An easy way to pattern the surface of cellulose so that it forms a colourful photonic crystal has been developed.
As society looks for sustainable and eco-friendly alternatives to common plastics, cellulose is attracting increasing interest. The planet’s most abundant biopolymer, cellulose is readily available, cheap and biodegradable. It can also be processed into cellulose nanoparticles, which have many applications.
Although cellulose typically scatters light diffusely — the property that makes paper white — nanocellulose can incorporate microstructural features that interact with light to give it colour. Structural colour also gives some butterfly wings their iridescence, for example.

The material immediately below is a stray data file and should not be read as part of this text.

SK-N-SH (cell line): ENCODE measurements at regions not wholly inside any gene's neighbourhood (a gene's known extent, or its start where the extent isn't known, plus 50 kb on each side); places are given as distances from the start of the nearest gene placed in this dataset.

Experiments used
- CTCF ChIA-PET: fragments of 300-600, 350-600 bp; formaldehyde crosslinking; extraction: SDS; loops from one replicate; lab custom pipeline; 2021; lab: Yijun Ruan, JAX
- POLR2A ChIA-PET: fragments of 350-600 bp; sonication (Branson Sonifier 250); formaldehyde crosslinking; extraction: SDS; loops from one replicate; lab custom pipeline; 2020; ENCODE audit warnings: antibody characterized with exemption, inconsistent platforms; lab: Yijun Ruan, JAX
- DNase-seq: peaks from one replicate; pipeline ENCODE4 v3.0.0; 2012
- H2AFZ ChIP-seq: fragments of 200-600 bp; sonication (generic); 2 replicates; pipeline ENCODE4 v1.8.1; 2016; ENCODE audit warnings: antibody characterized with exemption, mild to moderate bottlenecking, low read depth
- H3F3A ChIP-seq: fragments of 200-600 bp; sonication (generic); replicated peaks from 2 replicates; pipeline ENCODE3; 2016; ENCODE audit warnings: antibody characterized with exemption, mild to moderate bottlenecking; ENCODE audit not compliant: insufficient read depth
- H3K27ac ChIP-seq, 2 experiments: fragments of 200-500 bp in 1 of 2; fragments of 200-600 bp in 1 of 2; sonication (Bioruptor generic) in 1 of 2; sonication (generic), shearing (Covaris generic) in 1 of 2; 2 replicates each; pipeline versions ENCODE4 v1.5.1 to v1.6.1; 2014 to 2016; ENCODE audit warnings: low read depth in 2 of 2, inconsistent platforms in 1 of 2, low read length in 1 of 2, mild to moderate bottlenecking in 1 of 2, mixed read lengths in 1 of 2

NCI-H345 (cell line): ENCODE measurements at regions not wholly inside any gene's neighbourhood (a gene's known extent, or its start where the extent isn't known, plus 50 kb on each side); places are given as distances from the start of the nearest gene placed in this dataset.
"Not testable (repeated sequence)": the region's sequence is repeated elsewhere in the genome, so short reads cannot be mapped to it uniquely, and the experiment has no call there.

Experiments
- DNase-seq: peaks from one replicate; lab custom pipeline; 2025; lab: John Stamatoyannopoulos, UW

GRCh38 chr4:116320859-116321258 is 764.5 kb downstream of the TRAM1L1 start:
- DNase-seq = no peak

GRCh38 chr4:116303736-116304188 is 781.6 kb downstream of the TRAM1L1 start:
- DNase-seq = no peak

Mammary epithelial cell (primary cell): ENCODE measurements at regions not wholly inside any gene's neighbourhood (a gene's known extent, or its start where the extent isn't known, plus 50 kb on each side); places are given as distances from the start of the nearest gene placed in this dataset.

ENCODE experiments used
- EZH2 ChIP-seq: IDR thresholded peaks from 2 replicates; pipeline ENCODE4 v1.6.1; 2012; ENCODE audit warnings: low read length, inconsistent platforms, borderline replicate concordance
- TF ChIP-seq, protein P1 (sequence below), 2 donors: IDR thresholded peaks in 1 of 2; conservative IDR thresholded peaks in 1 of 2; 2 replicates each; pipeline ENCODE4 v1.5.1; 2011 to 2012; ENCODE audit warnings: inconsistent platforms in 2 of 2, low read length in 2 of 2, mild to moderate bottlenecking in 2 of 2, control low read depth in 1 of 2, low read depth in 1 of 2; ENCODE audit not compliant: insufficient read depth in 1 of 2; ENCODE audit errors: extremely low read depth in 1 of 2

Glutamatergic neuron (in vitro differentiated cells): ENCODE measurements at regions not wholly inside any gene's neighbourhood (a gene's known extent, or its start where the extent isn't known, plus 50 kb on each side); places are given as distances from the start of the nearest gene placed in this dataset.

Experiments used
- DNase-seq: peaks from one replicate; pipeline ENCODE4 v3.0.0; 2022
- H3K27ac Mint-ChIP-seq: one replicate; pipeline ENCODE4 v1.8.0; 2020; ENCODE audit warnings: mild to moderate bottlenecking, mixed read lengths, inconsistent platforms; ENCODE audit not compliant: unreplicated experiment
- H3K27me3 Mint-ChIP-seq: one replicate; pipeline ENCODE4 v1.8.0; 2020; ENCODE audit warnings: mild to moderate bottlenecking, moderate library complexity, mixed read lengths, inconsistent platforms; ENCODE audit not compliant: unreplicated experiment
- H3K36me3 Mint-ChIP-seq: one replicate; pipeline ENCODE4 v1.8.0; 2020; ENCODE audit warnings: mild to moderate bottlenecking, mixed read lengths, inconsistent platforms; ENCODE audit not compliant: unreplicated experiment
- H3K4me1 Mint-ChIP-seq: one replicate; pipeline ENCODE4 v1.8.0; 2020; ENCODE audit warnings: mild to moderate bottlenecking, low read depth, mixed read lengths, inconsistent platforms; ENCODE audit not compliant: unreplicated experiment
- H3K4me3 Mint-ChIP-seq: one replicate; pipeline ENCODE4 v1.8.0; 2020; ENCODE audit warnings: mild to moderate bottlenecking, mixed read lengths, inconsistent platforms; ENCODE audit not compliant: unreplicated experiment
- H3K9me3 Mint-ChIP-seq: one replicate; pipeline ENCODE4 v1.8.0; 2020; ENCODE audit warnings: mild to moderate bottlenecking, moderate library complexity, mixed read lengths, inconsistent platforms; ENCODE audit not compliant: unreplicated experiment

Researchers from the Spanish National Research Council (ICMAB-CSIC) have shown that a technology called soft nanoimprinting lithography can easily create these features in a cellulose derivative. The team could stamp a submicrometre scale pattern onto a hot hydroxypropyl cellulose surface, forming free-standing photonic crystals that produce a rainbow of colours.
The crystals could be used for various photonic and plasmonic applications.
© Wolfgang Kaehler/Getty
Nature Photonics 12, 343–348 (2018). DOI: 10.1038/s41566-018-0152-1
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